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Hi I have bought a IPL hair remover from a British company and in the manual that the unit is configured for a 16A power supply. So it should be plugged into a 16A wall socket or a 20A kitchen appliance socket. Are these the sockets that we use as standard in the uk. It’s telling me that it can be reset to 10A sockets if necessary but I don’t know what amp the uk standard power socks are. Asking in fear of blowing the machine up by just plugging it into the wall. Thanks

  • What sort of plug does it have on it, or are you required to fit the plug? – ThreePhaseEel Jan 23 at 23:49
  • It has a standard uk three prong plug on it. – Helen Jan 23 at 23:51
  • There's a 13A fuse in that plug, right? – ThreePhaseEel Jan 23 at 23:53
  • I’m assuming so but I haven’t opened it to check, was just reading the instructions before plugging it in and was a little confused by the statement about 16A or 20A kitchen wall socket.. – Helen Jan 24 at 0:03
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    Can you check to make sure the fuse is there? – ThreePhaseEel Jan 24 at 0:04
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No.

UK standard (type G) plugs are rated for a max of 13Amps.

In the UK, appliances that draw a higher current will be either hardwired into a circuit via a FCU(in a home setting) or use a suitable industrial type plug (for commercial/industrial applications).

Edit: where are you? Do you have issues with voltage/frequency? Feel free to post a link to the device.

  • I’m in Wales and no we don’t have issues with voltage/ frequency. It’s not the plug I’m so worried about it looks like a standard three prong uk plug, but the instructions in the Manuel for this product tell me the unit is configured for a 16A power supply. So can I plug it into a standard uk socket? – Helen Jan 24 at 0:07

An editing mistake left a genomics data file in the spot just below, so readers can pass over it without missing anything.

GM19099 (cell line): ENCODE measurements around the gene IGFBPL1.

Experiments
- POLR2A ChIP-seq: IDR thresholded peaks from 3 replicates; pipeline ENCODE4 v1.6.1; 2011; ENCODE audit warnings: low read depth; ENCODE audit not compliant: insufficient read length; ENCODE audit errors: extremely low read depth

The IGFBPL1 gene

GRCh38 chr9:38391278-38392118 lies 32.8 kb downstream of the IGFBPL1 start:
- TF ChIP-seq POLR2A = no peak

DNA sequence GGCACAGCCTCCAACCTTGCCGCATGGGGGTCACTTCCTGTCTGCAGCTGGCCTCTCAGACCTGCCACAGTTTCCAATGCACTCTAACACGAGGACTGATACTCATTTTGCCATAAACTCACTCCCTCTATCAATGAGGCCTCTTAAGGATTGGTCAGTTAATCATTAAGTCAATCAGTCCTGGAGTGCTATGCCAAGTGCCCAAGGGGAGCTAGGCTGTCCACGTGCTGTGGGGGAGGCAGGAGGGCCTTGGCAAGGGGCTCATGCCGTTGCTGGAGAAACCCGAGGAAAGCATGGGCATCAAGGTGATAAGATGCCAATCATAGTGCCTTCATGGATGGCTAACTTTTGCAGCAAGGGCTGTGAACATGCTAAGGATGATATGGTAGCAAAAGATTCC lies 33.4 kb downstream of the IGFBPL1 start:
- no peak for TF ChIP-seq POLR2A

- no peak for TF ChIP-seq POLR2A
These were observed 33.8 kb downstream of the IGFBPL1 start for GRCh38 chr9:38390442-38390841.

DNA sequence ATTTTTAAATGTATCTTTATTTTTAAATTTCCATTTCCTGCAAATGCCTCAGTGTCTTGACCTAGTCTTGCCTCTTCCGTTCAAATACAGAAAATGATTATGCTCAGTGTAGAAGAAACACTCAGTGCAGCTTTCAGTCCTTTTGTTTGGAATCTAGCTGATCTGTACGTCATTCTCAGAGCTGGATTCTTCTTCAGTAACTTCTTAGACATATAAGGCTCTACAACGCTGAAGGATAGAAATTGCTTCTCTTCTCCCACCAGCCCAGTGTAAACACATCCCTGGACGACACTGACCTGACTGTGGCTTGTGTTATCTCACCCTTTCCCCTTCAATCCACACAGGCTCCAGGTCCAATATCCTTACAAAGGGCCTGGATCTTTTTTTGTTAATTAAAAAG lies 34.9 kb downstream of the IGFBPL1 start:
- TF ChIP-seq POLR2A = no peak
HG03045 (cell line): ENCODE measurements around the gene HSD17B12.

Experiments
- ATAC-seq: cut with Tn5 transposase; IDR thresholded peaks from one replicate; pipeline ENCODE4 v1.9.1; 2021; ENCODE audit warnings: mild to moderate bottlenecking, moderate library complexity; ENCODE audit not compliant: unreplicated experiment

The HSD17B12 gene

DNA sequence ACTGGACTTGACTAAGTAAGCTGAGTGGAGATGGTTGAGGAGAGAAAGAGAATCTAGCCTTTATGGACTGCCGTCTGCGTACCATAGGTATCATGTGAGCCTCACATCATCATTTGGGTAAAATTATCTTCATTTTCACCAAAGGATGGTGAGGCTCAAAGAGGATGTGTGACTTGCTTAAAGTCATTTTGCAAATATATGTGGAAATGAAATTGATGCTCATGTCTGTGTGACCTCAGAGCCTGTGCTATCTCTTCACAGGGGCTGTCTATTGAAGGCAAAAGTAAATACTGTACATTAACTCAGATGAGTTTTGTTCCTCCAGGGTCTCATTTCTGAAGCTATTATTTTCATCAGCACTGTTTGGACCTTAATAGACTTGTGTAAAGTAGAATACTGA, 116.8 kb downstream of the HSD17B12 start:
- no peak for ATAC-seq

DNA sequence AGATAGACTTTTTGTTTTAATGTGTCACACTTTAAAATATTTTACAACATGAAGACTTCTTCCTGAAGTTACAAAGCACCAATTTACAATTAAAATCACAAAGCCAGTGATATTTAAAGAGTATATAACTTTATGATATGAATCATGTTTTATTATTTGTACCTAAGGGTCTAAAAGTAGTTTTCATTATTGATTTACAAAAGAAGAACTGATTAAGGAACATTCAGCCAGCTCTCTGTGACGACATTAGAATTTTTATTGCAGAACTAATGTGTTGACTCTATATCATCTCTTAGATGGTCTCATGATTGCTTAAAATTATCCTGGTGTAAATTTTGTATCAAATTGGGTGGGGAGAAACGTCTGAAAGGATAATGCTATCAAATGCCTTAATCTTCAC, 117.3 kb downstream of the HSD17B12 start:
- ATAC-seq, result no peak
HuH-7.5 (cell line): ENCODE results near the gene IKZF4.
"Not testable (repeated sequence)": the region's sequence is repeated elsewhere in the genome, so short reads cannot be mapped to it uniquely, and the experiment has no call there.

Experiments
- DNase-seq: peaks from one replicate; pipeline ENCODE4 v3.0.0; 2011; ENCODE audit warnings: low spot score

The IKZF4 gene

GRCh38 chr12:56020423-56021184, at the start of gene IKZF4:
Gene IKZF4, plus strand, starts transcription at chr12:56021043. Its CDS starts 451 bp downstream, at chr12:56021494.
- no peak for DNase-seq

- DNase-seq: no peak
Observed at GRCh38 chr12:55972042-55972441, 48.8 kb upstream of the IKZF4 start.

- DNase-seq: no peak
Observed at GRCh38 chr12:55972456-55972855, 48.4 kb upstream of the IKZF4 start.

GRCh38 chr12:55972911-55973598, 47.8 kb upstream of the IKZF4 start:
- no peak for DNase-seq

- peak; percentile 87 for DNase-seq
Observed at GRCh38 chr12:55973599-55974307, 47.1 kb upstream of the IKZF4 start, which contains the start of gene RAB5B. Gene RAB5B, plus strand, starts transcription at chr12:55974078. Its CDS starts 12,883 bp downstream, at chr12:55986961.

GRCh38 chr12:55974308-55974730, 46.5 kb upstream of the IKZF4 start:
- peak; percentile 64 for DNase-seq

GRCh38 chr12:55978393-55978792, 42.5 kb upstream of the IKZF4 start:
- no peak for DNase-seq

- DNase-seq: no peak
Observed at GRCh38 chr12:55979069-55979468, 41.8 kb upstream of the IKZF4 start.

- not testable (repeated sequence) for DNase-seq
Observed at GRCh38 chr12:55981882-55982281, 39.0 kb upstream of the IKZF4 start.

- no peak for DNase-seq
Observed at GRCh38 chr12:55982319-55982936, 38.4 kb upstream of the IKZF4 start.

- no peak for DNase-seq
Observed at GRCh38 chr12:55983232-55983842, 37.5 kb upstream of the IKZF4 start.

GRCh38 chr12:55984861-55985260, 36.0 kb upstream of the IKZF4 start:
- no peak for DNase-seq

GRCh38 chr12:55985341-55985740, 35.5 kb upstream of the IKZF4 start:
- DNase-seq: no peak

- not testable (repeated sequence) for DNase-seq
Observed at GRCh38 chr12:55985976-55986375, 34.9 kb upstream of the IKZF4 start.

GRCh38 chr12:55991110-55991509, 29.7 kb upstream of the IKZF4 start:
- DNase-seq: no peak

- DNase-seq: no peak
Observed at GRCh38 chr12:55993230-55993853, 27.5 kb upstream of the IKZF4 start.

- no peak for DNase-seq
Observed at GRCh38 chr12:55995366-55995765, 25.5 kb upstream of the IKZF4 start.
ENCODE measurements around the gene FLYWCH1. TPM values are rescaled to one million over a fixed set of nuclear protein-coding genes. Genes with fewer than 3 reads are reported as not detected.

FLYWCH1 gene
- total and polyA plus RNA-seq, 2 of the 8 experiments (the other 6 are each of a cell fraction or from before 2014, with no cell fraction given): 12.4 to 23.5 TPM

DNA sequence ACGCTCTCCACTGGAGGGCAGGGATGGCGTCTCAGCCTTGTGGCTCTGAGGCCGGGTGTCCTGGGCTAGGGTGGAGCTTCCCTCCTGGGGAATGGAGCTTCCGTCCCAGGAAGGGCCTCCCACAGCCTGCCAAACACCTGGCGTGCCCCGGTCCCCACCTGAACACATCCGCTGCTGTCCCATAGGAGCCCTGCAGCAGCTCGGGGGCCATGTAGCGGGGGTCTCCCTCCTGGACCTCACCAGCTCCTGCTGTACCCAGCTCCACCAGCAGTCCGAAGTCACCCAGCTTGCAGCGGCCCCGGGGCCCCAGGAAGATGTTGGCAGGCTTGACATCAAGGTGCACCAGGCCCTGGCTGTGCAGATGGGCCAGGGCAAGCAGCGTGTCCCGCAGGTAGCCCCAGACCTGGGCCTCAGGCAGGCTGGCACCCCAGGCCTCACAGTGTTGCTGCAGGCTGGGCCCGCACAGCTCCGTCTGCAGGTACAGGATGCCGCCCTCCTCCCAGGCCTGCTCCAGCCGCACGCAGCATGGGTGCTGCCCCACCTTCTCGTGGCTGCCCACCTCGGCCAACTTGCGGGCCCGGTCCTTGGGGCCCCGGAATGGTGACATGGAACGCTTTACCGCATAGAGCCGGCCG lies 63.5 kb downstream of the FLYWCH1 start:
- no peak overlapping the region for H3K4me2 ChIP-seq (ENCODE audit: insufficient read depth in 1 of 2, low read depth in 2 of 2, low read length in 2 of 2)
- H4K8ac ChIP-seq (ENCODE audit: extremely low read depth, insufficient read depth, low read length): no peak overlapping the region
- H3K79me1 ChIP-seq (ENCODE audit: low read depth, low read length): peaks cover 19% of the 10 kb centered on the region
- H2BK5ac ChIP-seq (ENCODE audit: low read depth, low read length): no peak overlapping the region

• @Helen oh, ok. If it says it could draw 16A then absolutely do not plug it in - greater than 13A is a fire hazard. If it only draws 10A then it's fine. Honestly this sounds a bit dodgy, I'm not sure off the top of my head but I'd imagine it's very illegal to sell something capable of drawing 16A with a plug on it. – Niall Jan 24 at 0:11
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    Ok, thank you Niall, there is a code I can put into it to reset it to 10A. So I will do that – Helen Jan 24 at 0:28
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BS1363 is 13A max

The UK BS1363 plug system is 13A, maximum, per receptacle. Since your appliance does not support that setting, only 10A and 16A, the 10A setting is correct; furthermore, they were smart enough to fuse the plug properly (at 10A) -- this means that if you tried to set it to 16A, you'd eventually blow the fuse in the plug.

  • Thank you for your help and advice, it is much appreciated. – Helen Jan 24 at 10:42
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    @Helen -- we thank people around here by upvoting and/or accepting their answers :) – ThreePhaseEel Jan 24 at 12:35
  • How do I do that, if I click on the up and down arrows on the left it tells me to sign in or register but I am already logged it. – Helen Jan 24 at 14:29
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My suggestion is to replace the fuse in the plug with a 13A max one (not a crappy seld-o-work but a known brand), if your appliance will draw more than 13A, the fuse in the plug will blow and you know you should hardwire your appliance or just put an IEC 309 [BS EN 60309-2] socket where you use it, if 16A is just an 'over-labeling' for appliance designed to work in Europe (most domestic sockets here are rated 16A) you could keep use your gadget safely with it's 13A plug

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You probably want to check the devices power rating to calculate the actual current. A 13 Ampere UK socket will deliver 13A*230V = 3500 Watt; if your device needs less than 3500W it won't blow your fuse.

The 10/16A numbers are indeed typical for outlets in continental Europe, but that does not mean your device happens to consume exactly 10 or 16 A. That is why I suggest using the (more accurate) power in Watt.

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